Renovating a bathroom is a lot of work and often requires the professional expertise of a plumber. Despite knowing a few basic plumbing tricks and despite having renovated many homes over the years, I still turn to the trusted knowledge of a plumbing professional for much of the work done in our project homes. Since I am hoping that you will do the same and I trust that any good plumber knows a good plumbing piece when he or she sees one, I have chosen to keep things as simple as possible on this page by focusing on shower handles instead of actual shower valves.
Again, if you aren’t familiar with plumbing, this may sound confusing already. Allow me to quickly explain the difference between a handle and a valve and why I’ve chosen to focus on handles here. Though it may go without saying, a handle is the part of the shower system which you turn in order to turn on the water. It may turn on both the hot and the cold water or you may choose to purchase separate handles for each temperature range.
A shower valve, on the other hand, is a piece of plumbing which is usually placed behind the wall. The valve is what allows the handle to actually turn the water on and off. Shower valves are critically important to the proper functioning of your shower space, but to review them would require a little more expertise than I am comfortable claiming I have. I suggest speaking to your plumber about shower valves. Shower handles, however, I have in plenty. Let’s take a closer look at how to find the best shower handle for your needs.
Do You Even Need a Shower Handle? – Let’s begin by answering the obvious question. If you have a bathtub/shower combination space, chances are that you do not need a handle for your shower. Your shower should be able to work from the same plumbing as your bathtub spout and should be able to be turned on using the bathtub handle(s). A simple diverter bath tap system will allow you to switch between using the bathtub spout and the showerhead. If, however, you are building or renovating a shower stall, you will likely need a shower handle.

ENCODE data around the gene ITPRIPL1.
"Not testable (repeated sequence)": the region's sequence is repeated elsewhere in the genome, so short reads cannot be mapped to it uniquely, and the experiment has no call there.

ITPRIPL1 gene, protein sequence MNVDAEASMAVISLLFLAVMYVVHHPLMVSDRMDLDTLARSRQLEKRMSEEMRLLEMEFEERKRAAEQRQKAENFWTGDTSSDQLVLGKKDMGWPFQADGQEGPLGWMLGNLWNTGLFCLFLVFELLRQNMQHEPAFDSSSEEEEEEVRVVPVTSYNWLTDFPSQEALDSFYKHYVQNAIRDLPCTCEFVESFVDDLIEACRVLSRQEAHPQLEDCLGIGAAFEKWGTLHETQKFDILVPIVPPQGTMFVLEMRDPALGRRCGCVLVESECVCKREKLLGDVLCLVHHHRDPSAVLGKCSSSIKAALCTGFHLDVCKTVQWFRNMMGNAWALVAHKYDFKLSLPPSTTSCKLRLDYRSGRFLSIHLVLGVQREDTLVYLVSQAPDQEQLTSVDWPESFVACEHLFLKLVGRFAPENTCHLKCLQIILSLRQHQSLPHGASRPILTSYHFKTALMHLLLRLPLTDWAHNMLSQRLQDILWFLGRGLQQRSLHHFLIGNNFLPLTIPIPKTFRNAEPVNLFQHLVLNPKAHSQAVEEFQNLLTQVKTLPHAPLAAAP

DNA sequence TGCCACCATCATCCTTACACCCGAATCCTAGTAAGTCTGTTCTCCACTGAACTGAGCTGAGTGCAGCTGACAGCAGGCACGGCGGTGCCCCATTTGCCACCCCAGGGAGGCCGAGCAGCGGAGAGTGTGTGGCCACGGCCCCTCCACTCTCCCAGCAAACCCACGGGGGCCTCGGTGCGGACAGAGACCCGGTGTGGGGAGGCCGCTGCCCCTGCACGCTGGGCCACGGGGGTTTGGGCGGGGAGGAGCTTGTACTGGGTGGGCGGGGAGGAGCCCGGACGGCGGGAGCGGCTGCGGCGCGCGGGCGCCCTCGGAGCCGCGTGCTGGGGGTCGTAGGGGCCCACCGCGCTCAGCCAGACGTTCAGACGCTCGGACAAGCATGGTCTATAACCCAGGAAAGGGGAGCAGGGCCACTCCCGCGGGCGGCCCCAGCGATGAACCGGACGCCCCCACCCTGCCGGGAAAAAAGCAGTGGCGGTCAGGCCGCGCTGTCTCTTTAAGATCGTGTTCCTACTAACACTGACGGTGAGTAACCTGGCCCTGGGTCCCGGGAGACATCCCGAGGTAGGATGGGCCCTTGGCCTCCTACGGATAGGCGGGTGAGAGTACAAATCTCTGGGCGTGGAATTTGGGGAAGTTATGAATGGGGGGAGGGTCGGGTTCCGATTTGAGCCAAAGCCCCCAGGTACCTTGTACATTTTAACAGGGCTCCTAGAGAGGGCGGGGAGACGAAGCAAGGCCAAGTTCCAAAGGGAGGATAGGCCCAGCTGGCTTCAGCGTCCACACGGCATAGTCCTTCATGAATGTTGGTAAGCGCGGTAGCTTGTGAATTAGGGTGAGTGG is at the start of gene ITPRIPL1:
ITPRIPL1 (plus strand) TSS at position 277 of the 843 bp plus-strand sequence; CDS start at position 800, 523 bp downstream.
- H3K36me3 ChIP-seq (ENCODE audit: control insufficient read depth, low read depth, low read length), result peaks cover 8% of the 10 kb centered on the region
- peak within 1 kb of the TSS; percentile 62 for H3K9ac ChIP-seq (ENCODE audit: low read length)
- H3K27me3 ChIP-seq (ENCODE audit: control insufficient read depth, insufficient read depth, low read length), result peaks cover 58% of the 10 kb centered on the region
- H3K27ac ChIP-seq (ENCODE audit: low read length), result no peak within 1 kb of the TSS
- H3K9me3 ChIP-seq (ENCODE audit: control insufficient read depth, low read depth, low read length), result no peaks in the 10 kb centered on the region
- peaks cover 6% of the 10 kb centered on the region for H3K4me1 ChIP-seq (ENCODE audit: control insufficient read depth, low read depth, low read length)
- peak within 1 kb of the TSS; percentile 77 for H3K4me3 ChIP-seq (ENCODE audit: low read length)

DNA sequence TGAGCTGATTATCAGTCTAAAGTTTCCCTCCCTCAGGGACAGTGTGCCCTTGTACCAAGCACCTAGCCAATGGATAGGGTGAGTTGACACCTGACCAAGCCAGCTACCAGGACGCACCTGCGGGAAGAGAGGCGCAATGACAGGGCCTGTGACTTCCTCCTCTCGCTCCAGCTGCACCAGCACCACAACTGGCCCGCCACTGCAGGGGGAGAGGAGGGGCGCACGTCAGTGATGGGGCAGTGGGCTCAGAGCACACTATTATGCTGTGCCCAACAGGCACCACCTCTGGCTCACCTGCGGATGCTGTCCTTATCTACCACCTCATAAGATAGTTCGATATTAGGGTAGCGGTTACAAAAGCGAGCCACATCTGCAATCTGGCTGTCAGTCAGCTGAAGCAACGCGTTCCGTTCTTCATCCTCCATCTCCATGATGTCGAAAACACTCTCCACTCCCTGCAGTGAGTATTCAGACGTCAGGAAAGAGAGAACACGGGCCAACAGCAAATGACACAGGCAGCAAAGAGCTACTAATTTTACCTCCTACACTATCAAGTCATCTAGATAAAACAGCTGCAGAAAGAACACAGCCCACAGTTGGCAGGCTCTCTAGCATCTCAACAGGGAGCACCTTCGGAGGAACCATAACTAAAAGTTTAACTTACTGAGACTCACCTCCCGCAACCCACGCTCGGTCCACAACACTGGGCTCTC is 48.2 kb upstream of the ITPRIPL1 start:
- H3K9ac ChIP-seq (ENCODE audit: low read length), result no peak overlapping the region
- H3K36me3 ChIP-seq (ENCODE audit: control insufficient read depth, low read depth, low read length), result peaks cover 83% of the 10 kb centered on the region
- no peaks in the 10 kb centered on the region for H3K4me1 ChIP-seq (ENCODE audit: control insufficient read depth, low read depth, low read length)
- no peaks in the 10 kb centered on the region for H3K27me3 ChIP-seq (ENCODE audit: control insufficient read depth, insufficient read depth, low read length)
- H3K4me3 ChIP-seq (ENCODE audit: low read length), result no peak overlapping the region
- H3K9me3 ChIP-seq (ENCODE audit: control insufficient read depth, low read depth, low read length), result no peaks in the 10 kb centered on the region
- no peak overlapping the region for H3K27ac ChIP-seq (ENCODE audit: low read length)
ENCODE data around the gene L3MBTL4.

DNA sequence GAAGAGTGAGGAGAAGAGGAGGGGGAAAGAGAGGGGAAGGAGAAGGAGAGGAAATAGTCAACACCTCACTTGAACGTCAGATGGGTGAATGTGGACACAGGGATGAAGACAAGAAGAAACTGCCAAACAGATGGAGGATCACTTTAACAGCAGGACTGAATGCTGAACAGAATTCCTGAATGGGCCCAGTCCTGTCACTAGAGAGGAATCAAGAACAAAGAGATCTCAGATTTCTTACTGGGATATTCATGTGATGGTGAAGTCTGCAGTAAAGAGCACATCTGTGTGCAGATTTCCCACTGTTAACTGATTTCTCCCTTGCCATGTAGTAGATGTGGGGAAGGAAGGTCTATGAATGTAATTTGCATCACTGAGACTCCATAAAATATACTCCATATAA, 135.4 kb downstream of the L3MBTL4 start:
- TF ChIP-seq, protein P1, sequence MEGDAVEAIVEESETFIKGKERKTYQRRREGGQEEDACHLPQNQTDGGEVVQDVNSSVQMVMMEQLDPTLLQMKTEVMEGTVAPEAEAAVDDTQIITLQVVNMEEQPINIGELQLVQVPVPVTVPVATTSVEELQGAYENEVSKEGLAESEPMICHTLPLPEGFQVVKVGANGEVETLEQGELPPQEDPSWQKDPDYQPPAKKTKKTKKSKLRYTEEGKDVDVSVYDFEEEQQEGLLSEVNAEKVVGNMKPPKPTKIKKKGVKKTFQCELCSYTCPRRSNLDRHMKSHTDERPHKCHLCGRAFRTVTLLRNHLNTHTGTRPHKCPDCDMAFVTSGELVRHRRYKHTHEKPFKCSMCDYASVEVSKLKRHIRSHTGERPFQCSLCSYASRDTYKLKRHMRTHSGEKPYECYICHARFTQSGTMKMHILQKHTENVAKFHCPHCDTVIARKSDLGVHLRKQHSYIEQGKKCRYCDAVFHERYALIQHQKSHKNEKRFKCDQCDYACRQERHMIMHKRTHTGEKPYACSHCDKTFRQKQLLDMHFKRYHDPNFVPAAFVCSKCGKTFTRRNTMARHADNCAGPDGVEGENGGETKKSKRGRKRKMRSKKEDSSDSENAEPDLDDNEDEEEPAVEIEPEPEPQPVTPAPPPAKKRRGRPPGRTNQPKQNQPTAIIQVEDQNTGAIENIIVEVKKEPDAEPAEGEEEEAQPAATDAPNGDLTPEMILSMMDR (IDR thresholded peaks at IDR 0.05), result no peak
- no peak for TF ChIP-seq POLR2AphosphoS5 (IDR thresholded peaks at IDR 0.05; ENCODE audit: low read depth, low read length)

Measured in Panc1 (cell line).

One Handle or Two? – If you are renovating a space it is usually wisest to stay with the type of plumbing currently in the space. For example, if the shower stall already has two handles, stick with two handles; if it has one, stick with one. This is the wisest decision because it is the easiest way of doing things. To change from one handle to two handles, or vice versa, would require plumbing work to be completed behind the shower wall. Of course, this isn’t that big of a deal if you have plumbing experience or are working with an experienced plumber. In such cases, you simply have to decide which you would prefer.
Handle Trim – Many shower handles are built specifically for use with trim. Trim, also referred to as a faceplate, is designed to help keep the handle in place and to stop water from making its way in around the edges of the handle. Personally, I think a lot of it has to do with appearances as well. Something about a shower handle with trim just looks more elegant than one without trim. Much of the time, however, you can choose not to add trim to your handle, and caulk its edges instead. Mostly, it comes down to personal choice. Still, if you purchase an ensemble which comes with its own faceplate, I suggest using the faceplate.
For your convenience, we have included not only shower handles on this list, but also faceplates and entire kits complete with shower valves.